Second, 'environmental' and 'vegetarian' aren't synonymous. I'm a vegetarian. Born and raised. I'm not super concerned about the environment, because being a vegetarian is about what I eat, not what I think about it. My gf is vegan, and she is politically active, trying to help the environment. If you start going into 'vegetarian=environmentally friendly', then you'll have vegans frothing at the mouth, because "vegetarians still eat cheese and that's so bad for cows. And don't get me started on the poor chickens laying their eggs." Is that really a path you want to wander?

Third, making the villain a meat-eater? That's basically just making this a propaganda piece. Now, listen to the difference: "making the villain a meat-eater" versus "the villain eats meat". If the good guy is a vegetarian (or vegan), and the villain eats meat, then you're going to be creating more of a headache than not catering to the vegetarians.

While it would be nice if there were more vegetarian representation (me being a vegetarian and all), it isn't quite the point to make all non-vegetarians the 'bad guy'. That's like me writing a novel where all the good guys are gay and the bad guy's this straight cis-hetero white guy frothing at the mouth every time he sees the good guys hugging in public. (which, btw, is called queer-coding the bad guy if the reverse is true)

So, I would say: don't go down that road. It's a slippery slope, and one you'll find yourself being criticised for every decision made. Unless you have one of the good guys listening to all the reasons why eating meat is bad ("it takes three times more land for raising cattle", "Oh really? I didn't know that. Well, I still love me my hamburgers. So, yeah."), in which case you will tap into "God, vegetarians are so preachy!" and still upset someone.

  • Yes, I am concerned about the vegan angle too. :-)
    – SFWriter
    Feb 26, 2018 at 19:58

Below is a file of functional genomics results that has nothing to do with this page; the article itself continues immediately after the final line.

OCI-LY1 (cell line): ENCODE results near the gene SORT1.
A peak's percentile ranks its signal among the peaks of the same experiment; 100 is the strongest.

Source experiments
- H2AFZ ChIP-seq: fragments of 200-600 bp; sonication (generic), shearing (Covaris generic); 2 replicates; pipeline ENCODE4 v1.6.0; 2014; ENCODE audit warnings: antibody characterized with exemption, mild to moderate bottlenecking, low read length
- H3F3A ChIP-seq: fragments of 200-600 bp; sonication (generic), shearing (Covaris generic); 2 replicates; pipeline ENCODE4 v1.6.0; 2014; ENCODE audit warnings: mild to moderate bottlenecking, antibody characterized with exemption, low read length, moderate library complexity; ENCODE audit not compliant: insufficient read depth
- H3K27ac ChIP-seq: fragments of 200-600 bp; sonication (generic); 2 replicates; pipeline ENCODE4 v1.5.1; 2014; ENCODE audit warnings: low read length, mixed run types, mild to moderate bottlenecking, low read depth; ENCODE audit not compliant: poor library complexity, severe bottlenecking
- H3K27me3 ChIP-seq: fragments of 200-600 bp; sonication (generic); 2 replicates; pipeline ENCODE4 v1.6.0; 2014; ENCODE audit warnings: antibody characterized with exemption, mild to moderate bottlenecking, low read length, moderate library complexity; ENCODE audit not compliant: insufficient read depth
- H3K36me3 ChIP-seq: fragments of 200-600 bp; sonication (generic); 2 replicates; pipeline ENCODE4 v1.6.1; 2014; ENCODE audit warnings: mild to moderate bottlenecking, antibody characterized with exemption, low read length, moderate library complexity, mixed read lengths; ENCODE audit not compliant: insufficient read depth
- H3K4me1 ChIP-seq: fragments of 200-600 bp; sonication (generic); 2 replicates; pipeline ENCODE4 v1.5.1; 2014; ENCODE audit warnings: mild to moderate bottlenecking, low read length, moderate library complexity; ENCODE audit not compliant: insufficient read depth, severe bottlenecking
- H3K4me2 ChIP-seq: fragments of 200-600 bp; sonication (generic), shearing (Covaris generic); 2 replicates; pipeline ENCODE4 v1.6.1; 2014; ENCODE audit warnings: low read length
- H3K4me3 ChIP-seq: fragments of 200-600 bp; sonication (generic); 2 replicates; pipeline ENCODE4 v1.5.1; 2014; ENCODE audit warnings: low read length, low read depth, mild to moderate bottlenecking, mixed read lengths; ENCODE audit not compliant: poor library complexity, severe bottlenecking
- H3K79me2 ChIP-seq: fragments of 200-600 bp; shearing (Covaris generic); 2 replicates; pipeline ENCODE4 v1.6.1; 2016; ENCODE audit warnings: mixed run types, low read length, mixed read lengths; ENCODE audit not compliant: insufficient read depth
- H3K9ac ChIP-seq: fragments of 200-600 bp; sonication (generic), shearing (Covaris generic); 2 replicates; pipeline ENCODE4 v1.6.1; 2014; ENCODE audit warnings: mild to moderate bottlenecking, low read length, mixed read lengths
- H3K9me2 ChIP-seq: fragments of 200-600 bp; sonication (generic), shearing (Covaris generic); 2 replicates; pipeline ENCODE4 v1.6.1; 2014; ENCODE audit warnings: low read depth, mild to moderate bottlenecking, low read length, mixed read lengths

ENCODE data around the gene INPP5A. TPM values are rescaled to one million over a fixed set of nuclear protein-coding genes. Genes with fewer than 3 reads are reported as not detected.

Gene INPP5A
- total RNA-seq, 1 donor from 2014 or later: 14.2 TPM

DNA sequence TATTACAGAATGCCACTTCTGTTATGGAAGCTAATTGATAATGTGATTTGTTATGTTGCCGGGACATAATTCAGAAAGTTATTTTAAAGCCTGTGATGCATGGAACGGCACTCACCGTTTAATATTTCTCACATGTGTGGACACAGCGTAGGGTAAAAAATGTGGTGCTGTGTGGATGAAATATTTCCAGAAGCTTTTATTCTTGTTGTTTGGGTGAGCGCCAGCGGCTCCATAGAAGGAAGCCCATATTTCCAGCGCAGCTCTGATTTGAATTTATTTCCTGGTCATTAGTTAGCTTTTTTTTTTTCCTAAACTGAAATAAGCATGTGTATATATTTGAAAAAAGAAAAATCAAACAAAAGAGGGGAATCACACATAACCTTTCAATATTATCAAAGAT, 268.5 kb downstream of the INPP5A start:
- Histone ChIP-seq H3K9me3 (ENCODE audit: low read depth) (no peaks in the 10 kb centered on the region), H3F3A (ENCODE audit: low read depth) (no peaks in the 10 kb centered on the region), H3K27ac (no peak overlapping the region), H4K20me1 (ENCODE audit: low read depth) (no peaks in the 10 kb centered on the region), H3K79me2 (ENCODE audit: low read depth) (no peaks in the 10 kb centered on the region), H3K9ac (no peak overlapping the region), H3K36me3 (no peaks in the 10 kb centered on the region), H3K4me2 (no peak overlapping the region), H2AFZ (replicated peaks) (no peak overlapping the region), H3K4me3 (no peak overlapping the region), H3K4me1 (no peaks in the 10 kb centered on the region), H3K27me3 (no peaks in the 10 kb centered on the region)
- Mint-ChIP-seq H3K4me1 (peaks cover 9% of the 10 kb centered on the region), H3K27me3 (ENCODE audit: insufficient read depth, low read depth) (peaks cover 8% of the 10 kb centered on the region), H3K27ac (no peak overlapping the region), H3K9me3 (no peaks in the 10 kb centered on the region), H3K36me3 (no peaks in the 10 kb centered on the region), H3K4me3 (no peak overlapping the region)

I think it is tokenism, by virtue of the fact that tokenism is indeed your stated intent! In fact you may weaken the tokenism by saying the character is also fastidious; most of us consider a high degree of fastidiousness a flaw or symptom of obsessive compulsive disorder, because most such fastidiousness costs time and effort that is essentially wasted and could have been spent doing something more productive.

You can also explicate their motives. For a workable point of view, I offer myself: I am not a vegetarian, in fact I am an enthusiastic carnivore, but I am quite concerned about the environment and our destruction of it. I do not feel guilty about being a carnivore, I consider it natural; nearly all top predators are. If anything, I think man is not the worst of them, we don't eat our meat alive and on the hoof, and at least in most countries "harvest" them quickly and with little pain compared to the typical deaths of equivalent meat animals in the wild (by predation, starvation, disease or accident).

I am for preserving a livable planet with forests and rivers and an atmosphere that isn't going to give me or any wildlife cancer or chronic lung or skin impairment, that isn't 175F at the equator, that doesn't require us to live in boxes with constant A/C and air filtering and piped in water. I don't want 99% of wildlife to go extinct.